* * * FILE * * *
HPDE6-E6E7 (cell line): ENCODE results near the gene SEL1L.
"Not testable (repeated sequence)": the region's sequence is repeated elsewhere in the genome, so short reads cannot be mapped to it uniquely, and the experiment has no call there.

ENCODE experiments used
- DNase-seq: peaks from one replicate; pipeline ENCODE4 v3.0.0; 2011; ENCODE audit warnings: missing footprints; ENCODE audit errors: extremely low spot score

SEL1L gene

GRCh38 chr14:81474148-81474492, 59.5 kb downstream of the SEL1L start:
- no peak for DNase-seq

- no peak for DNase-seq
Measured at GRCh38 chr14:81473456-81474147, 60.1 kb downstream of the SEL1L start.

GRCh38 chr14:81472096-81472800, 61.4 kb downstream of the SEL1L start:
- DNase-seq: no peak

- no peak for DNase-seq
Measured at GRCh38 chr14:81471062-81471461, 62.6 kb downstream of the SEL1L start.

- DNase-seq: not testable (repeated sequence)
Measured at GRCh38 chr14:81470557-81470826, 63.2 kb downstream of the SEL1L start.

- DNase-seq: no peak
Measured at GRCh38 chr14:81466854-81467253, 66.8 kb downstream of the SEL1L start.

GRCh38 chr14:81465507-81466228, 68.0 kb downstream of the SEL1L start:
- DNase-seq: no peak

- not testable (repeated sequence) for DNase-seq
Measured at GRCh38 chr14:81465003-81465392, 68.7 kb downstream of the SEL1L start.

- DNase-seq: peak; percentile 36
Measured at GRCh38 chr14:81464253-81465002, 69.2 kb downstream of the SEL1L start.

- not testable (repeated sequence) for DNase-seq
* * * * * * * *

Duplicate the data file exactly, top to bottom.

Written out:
HPDE6-E6E7 (cell line): ENCODE results near the gene SEL1L.
"Not testable (repeated sequence)": the region's sequence is repeated elsewhere in the genome, so short reads cannot be mapped to it uniquely, and the experiment has no call there.

ENCODE experiments used
- DNase-seq: peaks from one replicate; pipeline ENCODE4 v3.0.0; 2011; ENCODE audit warnings: missing footprints; ENCODE audit errors: extremely low spot score

SEL1L gene

GRCh38 chr14:81474148-81474492, 59.5 kb downstream of the SEL1L start:
- no peak for DNase-seq

- no peak for DNase-seq
Measured at GRCh38 chr14:81473456-81474147, 60.1 kb downstream of the SEL1L start.

GRCh38 chr14:81472096-81472800, 61.4 kb downstream of the SEL1L start:
- DNase-seq: no peak

- no peak for DNase-seq
Measured at GRCh38 chr14:81471062-81471461, 62.6 kb downstream of the SEL1L start.

- DNase-seq: not testable (repeated sequence)
Measured at GRCh38 chr14:81470557-81470826, 63.2 kb downstream of the SEL1L start.

- DNase-seq: no peak
Measured at GRCh38 chr14:81466854-81467253, 66.8 kb downstream of the SEL1L start.

GRCh38 chr14:81465507-81466228, 68.0 kb downstream of the SEL1L start:
- DNase-seq: no peak

- not testable (repeated sequence) for DNase-seq
Measured at GRCh38 chr14:81465003-81465392, 68.7 kb downstream of the SEL1L start.

- DNase-seq: peak; percentile 36
Measured at GRCh38 chr14:81464253-81465002, 69.2 kb downstream of the SEL1L start.

- not testable (repeated sequence) for DNase-seq